Mr. Tibbs sniffed at his dislocated ear and then dragged himself out of the room.

The shirpping tape sounds continued. “I brought you back to life because you seemed to have all the answers. Your robust formula for a good life worked for us. We bought this house and dreamed of sending the kids to community college. We even splurged once a month and ate at one of those name-brand fast-food restaurants Boyd loves.”

Something exploded upstairs. They stared at the ceiling.

“All clear,” Nancy yelled.

“What does that mean Nancy?” Paul yelled at the ceiling.

She appeared at the top of the stairs smoldering, with a blackened face and burn holes in her blouse. “I’m fine—I’m fine—But the cat didn’t make it.”

Paul dropped his chin. “As long as you’re okay, Honey.”

Nancy lingered a moment as if wanting to say more, then left.

“Things used to be pretty good. But now, Nancy says I’m not the man she fell in love with.”

Paul yanked a piece of tape from Horatio’s leg “You got to hold the bone steady.” He continued to mummify Horatio’s leg. “Hell, Nancy doesn’t see a man at all when she looks at me. We haven’t had sex in over a year.”

“That Nancy is a bit difficult to warm up to,” Horatio said.

“That’s my wife you’re talking about.”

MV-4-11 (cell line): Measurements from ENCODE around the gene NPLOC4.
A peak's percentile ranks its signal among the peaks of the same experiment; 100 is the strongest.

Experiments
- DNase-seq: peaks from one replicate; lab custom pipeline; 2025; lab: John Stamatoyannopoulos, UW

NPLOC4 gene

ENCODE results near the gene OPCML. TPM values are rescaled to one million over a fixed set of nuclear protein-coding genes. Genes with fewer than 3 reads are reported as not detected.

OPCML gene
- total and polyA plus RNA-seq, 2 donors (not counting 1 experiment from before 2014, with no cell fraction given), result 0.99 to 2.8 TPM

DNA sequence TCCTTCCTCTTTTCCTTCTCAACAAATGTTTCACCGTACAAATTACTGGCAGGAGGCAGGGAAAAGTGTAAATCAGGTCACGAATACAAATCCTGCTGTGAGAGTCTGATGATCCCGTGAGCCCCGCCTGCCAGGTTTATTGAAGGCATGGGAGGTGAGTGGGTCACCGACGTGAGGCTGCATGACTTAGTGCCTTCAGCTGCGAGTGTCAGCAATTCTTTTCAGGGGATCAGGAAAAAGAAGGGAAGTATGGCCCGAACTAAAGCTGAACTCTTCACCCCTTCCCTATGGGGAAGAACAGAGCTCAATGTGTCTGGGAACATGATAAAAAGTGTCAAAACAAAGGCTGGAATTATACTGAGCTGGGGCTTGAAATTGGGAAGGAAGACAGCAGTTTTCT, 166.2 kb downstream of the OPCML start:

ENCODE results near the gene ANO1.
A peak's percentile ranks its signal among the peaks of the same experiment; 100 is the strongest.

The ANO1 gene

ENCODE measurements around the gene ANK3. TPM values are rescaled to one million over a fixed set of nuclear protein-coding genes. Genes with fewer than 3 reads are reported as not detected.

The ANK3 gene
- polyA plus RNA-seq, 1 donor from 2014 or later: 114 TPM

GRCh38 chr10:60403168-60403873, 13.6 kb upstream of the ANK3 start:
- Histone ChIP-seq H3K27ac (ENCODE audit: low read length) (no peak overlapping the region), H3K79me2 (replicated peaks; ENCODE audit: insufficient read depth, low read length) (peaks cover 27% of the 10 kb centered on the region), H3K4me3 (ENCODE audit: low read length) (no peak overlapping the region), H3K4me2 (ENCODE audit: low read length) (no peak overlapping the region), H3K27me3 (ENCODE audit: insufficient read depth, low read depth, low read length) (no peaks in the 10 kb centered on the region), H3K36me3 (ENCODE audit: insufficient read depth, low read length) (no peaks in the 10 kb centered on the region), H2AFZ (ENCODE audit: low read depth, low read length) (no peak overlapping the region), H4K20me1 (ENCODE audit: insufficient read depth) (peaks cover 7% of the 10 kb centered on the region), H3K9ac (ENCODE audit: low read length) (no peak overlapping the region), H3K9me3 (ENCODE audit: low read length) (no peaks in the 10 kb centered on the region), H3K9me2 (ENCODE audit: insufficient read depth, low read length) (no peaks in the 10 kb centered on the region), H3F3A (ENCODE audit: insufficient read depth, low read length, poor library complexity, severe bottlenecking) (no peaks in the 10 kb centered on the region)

“I didn’t mean to offend. I’m just saying—she is a bit scary,” Horatio said.

“I don’t blame Nancy.” Paul wiped his dripping nose. “I failed her. All I want is to make her happy.”

Horatio placed his hand on Paul’s shoulder.

“Thanks man. I appreciate your trying to comfort me, but if you don’t mind,” Paul politely brushed Horatio’s hand from his shoulder. “Your hand smells really bad.”

Horatio tucked his hand under his sweatshirt. “I feel that I have led you astray. I would very much like to help restore your fortunes.”

“There’s nothing you can do. I’m an idiot for bringing you back,” Paul said. “I was just so mad. I needed to yell at someone.”

“Don’t give up, Paul. One of the most important virtues that Ragged Dick possessed was tenacity.”

“That and a rich benefactor,” Paul said. “Do you have any money?”

Horatio punched him playfully. His pinky fell off.

Paul winced. “Did that hurt?”

Horatio stared at the hole left by his absent digit. “Surprisingly, no.”